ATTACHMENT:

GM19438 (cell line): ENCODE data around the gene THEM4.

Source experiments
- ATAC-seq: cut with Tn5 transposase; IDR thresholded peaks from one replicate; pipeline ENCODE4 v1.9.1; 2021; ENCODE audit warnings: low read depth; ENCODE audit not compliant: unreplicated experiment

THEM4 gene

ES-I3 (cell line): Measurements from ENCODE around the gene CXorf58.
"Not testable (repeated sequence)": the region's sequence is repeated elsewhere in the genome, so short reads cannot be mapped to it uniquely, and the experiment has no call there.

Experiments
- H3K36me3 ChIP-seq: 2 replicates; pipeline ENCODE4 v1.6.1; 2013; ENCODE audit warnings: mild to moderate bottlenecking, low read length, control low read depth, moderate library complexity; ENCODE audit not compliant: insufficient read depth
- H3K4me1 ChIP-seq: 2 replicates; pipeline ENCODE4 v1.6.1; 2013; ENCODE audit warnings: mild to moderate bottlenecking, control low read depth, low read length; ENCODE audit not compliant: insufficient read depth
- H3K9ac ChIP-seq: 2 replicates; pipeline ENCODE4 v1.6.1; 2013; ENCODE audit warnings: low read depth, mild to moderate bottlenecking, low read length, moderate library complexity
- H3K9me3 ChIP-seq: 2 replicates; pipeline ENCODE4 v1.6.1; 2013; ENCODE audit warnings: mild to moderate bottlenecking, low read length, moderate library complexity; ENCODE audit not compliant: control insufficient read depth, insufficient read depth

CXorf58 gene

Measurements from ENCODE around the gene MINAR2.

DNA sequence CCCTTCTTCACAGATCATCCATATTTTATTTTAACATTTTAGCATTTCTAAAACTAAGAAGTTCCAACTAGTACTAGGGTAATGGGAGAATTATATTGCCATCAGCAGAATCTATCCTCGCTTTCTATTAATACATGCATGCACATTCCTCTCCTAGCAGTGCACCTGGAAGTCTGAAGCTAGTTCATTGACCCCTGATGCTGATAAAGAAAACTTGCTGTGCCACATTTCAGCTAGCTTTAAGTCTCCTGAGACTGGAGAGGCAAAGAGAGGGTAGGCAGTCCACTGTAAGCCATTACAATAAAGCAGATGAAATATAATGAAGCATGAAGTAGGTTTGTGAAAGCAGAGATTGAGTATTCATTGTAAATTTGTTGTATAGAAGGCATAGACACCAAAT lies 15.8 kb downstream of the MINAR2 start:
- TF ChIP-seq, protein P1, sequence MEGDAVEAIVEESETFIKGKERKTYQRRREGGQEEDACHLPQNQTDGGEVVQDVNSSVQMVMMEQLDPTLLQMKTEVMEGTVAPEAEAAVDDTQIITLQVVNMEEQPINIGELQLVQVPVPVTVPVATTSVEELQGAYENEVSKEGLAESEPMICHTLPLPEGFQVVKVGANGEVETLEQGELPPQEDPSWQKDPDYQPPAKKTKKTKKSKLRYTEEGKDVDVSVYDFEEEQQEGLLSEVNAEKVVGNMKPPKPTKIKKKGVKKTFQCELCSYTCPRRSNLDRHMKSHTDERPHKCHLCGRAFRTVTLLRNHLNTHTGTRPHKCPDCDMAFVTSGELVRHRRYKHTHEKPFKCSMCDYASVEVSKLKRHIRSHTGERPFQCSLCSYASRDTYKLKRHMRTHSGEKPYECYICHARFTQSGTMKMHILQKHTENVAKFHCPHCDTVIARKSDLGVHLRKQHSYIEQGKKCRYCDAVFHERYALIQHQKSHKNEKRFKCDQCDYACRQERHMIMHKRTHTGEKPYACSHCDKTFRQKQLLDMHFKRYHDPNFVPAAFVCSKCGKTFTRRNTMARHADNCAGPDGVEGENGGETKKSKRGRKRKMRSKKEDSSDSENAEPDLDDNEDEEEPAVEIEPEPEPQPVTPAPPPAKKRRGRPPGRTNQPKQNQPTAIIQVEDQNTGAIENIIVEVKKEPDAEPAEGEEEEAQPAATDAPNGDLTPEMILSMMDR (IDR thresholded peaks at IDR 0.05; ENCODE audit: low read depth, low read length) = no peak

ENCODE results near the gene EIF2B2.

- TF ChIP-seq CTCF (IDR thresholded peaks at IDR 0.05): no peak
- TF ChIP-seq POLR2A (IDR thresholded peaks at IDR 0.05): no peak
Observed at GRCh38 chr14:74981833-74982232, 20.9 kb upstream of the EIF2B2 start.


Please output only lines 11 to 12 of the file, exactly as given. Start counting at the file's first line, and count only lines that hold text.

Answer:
- H3K9me3 ChIP-seq: 2 replicates; pipeline ENCODE4 v1.6.1; 2013; ENCODE audit warnings: mild to moderate bottlenecking, low read length, moderate library complexity; ENCODE audit not compliant: control insufficient read depth, insufficient read depth

CXorf58 gene